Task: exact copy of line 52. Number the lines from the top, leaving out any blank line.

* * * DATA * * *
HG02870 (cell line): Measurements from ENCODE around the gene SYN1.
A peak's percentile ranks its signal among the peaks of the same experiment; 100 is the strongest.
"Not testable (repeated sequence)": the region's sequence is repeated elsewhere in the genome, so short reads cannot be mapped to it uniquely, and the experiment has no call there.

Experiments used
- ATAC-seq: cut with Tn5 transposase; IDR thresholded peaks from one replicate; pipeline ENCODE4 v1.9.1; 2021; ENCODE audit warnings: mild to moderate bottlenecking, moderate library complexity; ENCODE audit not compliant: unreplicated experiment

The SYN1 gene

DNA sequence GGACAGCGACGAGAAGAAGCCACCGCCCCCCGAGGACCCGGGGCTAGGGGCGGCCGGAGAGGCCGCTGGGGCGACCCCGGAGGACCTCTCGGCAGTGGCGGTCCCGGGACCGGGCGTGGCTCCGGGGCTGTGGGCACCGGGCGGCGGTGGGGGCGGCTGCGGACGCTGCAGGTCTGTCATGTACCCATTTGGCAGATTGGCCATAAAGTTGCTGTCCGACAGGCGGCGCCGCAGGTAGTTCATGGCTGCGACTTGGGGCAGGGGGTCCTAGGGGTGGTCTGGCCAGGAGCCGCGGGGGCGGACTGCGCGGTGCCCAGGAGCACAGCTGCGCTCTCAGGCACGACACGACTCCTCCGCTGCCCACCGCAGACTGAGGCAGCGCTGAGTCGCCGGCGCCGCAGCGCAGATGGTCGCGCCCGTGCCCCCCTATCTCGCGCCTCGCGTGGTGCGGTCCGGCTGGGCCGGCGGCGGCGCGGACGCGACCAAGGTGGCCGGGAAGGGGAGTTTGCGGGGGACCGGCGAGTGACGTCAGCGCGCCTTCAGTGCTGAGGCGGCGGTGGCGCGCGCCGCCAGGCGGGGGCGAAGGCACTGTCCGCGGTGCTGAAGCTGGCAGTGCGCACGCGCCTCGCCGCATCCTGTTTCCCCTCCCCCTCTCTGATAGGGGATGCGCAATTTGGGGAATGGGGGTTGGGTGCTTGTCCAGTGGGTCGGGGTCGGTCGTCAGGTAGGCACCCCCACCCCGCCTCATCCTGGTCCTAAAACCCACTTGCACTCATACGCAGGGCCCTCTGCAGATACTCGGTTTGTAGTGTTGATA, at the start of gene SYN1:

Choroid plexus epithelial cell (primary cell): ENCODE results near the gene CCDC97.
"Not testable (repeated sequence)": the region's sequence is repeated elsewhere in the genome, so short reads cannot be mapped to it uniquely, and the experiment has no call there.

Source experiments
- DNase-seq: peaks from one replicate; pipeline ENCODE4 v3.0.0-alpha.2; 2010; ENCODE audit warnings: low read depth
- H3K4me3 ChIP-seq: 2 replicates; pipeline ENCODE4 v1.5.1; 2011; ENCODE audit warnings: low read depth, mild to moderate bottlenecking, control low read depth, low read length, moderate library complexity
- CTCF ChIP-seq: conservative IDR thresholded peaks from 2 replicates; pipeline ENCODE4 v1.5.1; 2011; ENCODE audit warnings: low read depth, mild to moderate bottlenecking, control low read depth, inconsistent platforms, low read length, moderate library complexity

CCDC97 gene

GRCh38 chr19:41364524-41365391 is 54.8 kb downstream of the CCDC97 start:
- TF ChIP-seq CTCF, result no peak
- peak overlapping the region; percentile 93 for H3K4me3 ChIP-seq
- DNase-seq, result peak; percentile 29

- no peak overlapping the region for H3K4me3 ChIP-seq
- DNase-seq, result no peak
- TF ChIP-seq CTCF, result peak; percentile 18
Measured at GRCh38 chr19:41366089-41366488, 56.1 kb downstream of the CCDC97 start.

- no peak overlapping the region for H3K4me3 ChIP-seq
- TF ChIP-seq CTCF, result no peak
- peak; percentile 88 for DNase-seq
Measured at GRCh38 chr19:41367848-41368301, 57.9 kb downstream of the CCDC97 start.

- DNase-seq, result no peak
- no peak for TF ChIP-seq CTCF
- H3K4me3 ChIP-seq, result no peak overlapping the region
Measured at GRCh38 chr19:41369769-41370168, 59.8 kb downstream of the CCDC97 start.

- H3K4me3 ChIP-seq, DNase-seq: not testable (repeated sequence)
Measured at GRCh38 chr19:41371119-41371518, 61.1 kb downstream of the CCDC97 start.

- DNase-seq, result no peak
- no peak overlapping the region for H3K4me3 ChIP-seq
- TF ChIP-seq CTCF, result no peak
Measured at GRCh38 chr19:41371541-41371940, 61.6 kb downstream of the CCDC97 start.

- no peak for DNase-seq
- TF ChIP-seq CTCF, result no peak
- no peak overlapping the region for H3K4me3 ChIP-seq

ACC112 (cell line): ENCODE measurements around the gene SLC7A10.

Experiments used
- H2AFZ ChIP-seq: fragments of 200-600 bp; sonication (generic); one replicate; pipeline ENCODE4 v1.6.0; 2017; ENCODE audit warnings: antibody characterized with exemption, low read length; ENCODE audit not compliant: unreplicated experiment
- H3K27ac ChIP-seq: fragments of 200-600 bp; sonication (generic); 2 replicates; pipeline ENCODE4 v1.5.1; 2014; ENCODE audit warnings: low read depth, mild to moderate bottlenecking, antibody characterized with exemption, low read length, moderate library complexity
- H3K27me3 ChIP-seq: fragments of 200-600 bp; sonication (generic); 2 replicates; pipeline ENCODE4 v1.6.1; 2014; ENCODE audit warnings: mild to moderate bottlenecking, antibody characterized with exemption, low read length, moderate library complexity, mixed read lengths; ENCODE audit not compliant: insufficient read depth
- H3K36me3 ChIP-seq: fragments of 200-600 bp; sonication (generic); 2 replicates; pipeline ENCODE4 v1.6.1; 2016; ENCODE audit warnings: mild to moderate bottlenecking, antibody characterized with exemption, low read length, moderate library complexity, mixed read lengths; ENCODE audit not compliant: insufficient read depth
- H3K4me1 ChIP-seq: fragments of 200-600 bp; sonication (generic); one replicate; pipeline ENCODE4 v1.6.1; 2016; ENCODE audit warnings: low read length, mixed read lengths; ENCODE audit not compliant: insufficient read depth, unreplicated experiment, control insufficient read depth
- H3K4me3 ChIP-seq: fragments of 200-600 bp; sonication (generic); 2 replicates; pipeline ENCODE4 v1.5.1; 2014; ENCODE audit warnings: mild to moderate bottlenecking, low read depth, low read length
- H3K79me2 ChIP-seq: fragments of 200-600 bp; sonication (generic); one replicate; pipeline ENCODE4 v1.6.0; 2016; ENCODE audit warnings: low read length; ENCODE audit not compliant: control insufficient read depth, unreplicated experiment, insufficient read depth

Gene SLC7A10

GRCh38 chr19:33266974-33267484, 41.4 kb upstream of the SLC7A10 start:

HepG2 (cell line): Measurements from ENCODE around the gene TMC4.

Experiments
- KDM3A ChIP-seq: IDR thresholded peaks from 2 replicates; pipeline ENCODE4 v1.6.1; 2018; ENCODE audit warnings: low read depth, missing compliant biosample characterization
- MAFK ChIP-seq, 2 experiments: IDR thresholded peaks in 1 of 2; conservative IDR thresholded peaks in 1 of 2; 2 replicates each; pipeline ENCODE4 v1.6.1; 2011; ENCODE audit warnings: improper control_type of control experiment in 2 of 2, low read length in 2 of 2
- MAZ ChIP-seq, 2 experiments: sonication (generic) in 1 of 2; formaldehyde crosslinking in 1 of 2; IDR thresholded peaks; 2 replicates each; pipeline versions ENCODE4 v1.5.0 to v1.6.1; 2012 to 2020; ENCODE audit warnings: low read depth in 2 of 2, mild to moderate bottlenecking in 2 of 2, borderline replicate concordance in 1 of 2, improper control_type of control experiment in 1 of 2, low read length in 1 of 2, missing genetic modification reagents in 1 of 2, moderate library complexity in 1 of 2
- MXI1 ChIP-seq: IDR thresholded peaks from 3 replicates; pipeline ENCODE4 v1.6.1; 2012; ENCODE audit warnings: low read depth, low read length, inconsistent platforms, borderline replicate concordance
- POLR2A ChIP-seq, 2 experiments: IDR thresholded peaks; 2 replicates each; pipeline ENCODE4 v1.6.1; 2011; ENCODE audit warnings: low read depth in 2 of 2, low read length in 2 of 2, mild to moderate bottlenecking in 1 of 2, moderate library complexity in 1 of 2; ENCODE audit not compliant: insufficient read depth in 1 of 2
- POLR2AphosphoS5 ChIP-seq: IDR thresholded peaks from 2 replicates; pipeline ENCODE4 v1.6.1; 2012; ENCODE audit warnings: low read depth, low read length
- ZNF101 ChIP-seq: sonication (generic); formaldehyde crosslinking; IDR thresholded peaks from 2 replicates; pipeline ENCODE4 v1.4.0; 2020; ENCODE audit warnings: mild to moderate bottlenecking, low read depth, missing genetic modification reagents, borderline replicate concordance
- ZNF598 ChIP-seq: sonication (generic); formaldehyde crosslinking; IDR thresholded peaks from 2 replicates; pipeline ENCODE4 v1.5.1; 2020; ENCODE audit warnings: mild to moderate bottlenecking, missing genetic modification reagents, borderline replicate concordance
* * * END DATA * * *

Experiments